South Charlotte

Red Cross services touch entire community

If you've driven by the complex of American Red Cross buildings on Park Road and imagined what they housed, wonder no more.

The Red Cross schedules free tours of its facilities for school and community groups, companies and other members of the public to showcase services.

The Red Cross name has long been synonymous with blood donation; but did you know the humanitarian organization provides a host of other services, in addition to collecting blood?

A family is burned out of their house by fire; floodwaters destroy a home's contents; a tree falls on a home, rendering it uninhabitable - these are all disasters to which the Red Cross responds.

The organization relies on volunteers to carry out its response. Rick Schou, 49, director of emergency services for the agency's Greater Carolinas Chapter, says disaster volunteers might be paged to mobilize any time day or night.

South Charlotte resident Jim Sheely, 64, is a former air traffic controller and dedicated Red Cross volunteer who began volunteering after his retirement. He cites the satisfaction of "giving back to the community" as one of the reasons he serves.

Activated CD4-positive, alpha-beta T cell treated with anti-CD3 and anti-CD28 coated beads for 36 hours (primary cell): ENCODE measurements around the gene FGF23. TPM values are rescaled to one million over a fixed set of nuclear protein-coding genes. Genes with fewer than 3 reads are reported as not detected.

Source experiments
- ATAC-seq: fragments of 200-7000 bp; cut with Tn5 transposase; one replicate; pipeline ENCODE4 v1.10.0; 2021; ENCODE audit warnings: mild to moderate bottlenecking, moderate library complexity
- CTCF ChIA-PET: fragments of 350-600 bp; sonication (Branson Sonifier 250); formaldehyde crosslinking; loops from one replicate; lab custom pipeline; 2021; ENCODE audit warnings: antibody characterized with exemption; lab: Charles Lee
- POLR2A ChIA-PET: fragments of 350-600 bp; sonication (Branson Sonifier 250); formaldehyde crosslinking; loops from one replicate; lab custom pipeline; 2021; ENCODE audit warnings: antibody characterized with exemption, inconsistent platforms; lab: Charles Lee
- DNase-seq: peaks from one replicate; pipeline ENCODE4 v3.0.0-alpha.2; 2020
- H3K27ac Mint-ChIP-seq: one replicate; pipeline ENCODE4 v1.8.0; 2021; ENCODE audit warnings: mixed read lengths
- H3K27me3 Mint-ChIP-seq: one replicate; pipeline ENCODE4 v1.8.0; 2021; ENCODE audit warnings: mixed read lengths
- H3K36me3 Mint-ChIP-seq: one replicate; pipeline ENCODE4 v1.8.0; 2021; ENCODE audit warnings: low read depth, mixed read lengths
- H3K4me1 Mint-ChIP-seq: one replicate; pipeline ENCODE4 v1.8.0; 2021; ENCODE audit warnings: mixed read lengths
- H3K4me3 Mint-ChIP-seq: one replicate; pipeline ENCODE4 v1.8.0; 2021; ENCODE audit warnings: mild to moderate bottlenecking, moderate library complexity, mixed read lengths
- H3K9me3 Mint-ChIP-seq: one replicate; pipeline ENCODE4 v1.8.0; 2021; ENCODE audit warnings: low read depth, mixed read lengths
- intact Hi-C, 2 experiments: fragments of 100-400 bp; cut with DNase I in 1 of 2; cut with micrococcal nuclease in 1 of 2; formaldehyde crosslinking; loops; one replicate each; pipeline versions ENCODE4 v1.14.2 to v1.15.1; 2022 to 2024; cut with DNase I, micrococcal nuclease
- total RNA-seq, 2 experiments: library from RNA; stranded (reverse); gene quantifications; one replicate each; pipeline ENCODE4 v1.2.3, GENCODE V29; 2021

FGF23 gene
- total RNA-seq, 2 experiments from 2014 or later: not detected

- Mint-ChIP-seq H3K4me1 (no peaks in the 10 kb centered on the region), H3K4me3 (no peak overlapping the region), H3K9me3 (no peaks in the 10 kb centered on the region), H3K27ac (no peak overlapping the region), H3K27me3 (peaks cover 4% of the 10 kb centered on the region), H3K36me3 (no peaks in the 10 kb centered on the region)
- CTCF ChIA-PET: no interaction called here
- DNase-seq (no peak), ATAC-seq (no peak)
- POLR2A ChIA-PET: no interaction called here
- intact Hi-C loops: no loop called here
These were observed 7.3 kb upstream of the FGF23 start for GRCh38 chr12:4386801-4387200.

Whether it's deploying to eastern North Carolina in the aftermath of devastating tornadoes, as he did last spring, or responding to the scene of residential fires in Charlotte, Sheely offers assistance.

"We have a relationship with the fire department and the firemen that I wouldn't trade for a million bucks," said Sheely. "They look forward to our being there, and they look out for us just as much as we look out for them."

Volunteers also work as transportation services drivers, available to older adults and people with low incomes or disabilities who need rides to medical appointments.

Angela Broome, regional CEO of the Red Cross Carolina Piedmont Region, says friendships form between those drivers and clients. She said she knows a woman who returned early from vacation to drive a route.

Broome, 41, left a banking career to join the Red Cross in March. Her first days on the job were around the period the earthquake and tsunami hit Japan.

She has compelling reasons for feeling a pull to the organization. Her father was a Red Cross volunteer, and she remembers an uncle being aided by the Red Cross after a flood.

Health and safety education also are emphasized at the Red Cross. There are baby-sitting classes and courses on administering first aid and CPR.

And although it isn't well known, Broome says, there's even instruction available in pet CPR.

Services to men and women in the military are another key part of Red Cross work - from ensuring messages from home are relayed to service members to conducting outreach to military families to help them cope.

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